Which Stones Are Used for a Hearth for a Wood Burning Fireplace?


A wide selection of natural stones are used in hearths for wood-burning fireplaces. All kinds of natural stones can provide effective heat resistance as well as protection for the surrounding area. So the kind of stone or stones to use really comes down to personal preference, and as many kinds of stones can be used in the hearth as desired.


  • While you can decide whether or not to use a tile format or a slab format, slate is one of the available options for a wood-burning fireplace hearth. It is a sedimentary natural stone that is used in a number of applications, from tile floors to roof shingles. Slate is durable, naturally heat-resistant and occurs in a variety of dark, earthy tones. It lasts for years when installed properly.


  • Granite can be installed as a tile, but the slab format is the most common way to use granite in a hearth for a wood-burning fireplace or stove. The stone can be used polished or not polished, and color selections depend on where in the world you want to buy the granite. Granite is one of the most durable kinds of natural stone you can use in any project.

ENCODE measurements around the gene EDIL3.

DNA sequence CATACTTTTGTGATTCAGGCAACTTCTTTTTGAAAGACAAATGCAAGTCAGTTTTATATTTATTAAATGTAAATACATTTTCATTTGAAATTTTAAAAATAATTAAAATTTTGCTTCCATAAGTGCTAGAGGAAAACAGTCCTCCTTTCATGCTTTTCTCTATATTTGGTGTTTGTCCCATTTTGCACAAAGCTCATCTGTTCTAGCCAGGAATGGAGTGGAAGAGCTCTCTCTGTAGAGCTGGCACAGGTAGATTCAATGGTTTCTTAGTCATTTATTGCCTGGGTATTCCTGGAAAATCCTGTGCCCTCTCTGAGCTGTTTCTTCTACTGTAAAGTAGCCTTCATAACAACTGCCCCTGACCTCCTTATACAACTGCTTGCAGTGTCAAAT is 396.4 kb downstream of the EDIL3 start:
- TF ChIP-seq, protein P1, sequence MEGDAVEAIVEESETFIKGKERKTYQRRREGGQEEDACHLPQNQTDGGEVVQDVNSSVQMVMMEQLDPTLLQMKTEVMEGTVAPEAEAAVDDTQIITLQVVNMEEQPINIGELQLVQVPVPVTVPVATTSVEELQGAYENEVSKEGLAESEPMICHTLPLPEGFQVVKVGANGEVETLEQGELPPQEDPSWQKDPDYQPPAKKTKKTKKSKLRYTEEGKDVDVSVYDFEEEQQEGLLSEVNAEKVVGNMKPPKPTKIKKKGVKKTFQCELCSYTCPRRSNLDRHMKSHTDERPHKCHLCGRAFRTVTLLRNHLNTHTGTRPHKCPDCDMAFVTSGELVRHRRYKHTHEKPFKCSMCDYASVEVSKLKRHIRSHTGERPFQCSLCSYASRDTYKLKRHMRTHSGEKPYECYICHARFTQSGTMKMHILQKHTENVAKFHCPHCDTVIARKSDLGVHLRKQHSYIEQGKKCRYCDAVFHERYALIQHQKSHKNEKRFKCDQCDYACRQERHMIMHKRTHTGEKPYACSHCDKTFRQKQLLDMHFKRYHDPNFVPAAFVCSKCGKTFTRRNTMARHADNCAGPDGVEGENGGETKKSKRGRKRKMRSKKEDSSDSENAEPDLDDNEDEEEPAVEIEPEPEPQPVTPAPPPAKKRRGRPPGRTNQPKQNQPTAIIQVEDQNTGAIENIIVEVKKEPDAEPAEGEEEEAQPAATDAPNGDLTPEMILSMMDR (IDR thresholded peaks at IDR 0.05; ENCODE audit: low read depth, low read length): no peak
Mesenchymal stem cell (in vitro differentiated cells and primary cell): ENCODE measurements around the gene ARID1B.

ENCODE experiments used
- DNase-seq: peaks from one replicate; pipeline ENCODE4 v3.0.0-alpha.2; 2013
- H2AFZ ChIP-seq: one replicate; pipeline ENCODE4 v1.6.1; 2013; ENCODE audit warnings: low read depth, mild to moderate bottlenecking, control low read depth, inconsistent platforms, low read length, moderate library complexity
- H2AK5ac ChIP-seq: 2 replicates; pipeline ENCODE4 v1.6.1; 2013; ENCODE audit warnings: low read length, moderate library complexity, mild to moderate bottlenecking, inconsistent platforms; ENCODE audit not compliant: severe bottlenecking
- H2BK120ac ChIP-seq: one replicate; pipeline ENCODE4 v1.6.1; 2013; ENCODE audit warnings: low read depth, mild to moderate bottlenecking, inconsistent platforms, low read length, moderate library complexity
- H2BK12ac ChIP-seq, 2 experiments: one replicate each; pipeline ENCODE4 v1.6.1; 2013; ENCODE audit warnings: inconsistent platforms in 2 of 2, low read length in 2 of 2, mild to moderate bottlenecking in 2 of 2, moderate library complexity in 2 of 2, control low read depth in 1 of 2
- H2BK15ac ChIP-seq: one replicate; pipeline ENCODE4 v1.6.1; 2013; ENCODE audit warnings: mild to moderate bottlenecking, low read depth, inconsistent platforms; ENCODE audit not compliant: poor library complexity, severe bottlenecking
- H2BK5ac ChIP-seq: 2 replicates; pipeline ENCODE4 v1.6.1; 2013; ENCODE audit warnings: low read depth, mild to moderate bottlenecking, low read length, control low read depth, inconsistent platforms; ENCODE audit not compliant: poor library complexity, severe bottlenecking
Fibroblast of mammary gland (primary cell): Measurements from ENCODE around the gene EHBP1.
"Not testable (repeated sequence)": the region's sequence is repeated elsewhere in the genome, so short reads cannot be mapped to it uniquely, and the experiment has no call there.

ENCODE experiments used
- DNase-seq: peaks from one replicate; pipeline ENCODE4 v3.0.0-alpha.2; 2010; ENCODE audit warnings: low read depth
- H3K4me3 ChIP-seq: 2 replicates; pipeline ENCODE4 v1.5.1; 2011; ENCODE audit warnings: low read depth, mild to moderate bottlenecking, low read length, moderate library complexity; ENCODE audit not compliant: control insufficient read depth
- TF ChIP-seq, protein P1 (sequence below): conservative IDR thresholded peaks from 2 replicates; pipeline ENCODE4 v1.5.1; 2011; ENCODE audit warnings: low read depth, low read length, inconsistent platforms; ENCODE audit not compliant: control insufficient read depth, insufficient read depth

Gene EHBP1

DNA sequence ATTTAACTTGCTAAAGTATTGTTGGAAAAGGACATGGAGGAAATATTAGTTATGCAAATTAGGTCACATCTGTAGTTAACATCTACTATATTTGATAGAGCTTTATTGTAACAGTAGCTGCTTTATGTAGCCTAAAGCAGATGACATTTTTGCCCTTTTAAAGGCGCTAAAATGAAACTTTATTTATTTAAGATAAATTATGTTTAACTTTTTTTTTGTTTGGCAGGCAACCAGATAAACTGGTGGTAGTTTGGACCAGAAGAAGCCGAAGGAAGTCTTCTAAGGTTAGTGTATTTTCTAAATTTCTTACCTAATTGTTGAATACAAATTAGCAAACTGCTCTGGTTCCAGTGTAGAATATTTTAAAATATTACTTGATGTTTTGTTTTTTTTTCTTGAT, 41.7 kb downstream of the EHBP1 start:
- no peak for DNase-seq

• Softer than granite but still durable, marble is available in a polished or rough format and can be purchased in tiles or slabs. Any of those options serves the same purpose as far as hearths are concerned. The color selection for granite applies to marble; you have an entire world’s worth of quarries from which to choose a marble color, but the import prices may differ.


  • Limestone tends to be light colors, such as creams and whites. It is a highly durable natural stone that works as well in wood-burning fireplace hearths as in outdoor patios and porches. The most common way limestone is purchased is in flagstone format, but it is available in slab sizes, too.

Related Searches

  • Photo Credit Jupiterimages/Comstock/Getty Images
Promoted By Zergnet



Related Searches

Check It Out

22 DIY Ways to Update Your Home on a Small Budget

Is DIY in your DNA? Become part of our maker community.
Submit Your Work!